“Good Night, Sweet Prince,” was the name of Gene Fowler’s book about John Barrymore but it is also a fitting farewell to another beloved actor — Lynn’s own Paul V. Floyd, who died last Saturday.
Floyd, 71, lived a life that brought him before cheering audiences and into television. His real starring role was friend, community booster and source of guidance to youth he mentored in Lynn and as a former superintendent of counselors at the Essex County House of Correction. The community will get a chance to remember Floyd and recall the joy he brought to so many people on Thursday during a celebration of his life at Parker Funeral Home from 3 to 6 p.m.
Floyd’s life story reads like the biographies of not one, but three people. Already an accomplished child actor in junior high school, Floyd went to Broadway — the one in New York City, not Lynn — where he played the lead child role in a performance of “The Music Man.”
He went into the play as an understudy and left the stage of New York’s Majestic Theater to roaring applause. Interviewed by former Item reporter Tom Dalton in 1993, Floyd described how he performed in “The Music Man” for a year and a half, living with his mother in a New York hotel with his father and brothers visiting on weekends.
Working in the heart of professional drama gave the boy actor opportunities to sing and dance at John F. Kennedy’s presidential campaign events. Floyd appeared on the Ed Sullivan Show. He had his own television show on Providence’s channel 12.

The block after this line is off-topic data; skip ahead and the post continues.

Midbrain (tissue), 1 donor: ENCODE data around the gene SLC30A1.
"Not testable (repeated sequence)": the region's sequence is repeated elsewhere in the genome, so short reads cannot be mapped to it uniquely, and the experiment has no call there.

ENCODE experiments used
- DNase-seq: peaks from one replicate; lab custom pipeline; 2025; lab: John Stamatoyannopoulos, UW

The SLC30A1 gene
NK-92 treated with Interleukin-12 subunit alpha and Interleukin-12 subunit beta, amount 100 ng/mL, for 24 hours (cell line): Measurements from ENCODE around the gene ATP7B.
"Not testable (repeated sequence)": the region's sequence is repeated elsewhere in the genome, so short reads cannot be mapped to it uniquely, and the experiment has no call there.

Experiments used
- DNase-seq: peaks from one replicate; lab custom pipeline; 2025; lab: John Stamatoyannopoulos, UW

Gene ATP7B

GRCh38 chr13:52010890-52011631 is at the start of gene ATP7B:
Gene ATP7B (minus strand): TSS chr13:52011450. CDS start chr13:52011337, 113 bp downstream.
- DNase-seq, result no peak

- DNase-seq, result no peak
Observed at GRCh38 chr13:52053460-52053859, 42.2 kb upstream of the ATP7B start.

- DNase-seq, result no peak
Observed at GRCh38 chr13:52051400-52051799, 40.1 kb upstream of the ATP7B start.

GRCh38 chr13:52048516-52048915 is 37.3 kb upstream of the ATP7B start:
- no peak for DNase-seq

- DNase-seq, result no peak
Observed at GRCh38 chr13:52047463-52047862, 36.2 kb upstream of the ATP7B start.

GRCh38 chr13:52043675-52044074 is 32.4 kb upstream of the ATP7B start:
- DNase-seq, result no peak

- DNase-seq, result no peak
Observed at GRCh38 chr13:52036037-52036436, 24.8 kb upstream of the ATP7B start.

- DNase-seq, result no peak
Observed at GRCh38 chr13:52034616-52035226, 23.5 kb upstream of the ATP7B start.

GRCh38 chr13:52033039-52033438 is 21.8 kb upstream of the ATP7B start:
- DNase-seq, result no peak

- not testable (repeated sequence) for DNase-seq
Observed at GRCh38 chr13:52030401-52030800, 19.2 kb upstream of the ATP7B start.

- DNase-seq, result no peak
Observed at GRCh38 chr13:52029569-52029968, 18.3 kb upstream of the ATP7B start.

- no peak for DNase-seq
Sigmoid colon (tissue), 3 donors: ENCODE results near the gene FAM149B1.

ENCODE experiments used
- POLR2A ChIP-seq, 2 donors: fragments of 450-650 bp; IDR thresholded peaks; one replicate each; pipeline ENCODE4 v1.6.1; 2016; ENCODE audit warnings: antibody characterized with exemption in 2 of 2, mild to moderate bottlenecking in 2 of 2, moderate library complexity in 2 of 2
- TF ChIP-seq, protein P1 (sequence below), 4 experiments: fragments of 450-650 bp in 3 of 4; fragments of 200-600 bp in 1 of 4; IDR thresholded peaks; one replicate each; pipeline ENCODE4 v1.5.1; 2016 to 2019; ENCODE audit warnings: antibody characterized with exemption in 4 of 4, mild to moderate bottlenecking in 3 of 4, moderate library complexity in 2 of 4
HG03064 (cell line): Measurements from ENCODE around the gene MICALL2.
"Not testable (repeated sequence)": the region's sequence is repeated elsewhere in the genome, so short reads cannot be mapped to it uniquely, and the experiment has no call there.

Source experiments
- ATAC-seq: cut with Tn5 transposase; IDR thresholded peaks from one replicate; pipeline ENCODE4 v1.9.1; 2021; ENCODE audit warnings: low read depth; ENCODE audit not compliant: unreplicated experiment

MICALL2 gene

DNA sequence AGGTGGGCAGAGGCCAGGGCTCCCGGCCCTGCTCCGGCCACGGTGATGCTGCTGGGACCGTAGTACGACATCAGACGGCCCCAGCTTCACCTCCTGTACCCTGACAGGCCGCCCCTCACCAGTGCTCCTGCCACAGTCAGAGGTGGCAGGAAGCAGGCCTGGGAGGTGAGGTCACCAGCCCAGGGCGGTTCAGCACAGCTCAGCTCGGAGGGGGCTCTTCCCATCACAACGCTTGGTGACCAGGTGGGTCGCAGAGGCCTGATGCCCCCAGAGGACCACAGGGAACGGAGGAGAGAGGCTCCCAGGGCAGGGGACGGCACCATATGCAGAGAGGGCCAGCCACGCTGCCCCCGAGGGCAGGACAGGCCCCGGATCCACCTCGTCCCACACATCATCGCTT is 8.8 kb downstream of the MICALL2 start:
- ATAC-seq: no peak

Health problems threw obstacles in Floyd’s way and he left Broadway to return to Lynn where he focused on music with the intensity he put into his acting and dancing. He initially learned to dance for physical therapy after being diagnosed with a congenital birth problem that kept him from bending his legs. An operation corrected the problem and he followed a doctor’s advice to dance as a way to strengthen his legs.
Floyd never strayed far from performing even as he made a career in county corrections, taught at Lynn Vocational Technical Institute and ran a painting and papering company in Lynn. A continuous desire to help others ran like a thread through his pursuits. He was a mentor to young people who ran afoul of the law and a justice of the peace, personally authoring each wedding ceremony.
He tried his hand at politics over the years and said he agreed to emcee the Item’s annual holiday sing-along in 2000 because, “I want people to leave happy.” Floyd lived that motto throughout his life. Childhood talent meant he could give even more of himself to his city and it offered chances for Floyd throughout his life to point young people in the direction of opportunity and success.
Floyd will be remembered tomorrow by all who knew him as someone who traveled well beyond Lynn to pursue opportunities but who returned to give back again and again to his city.
Good night, sweet prince and true friend of Lynn.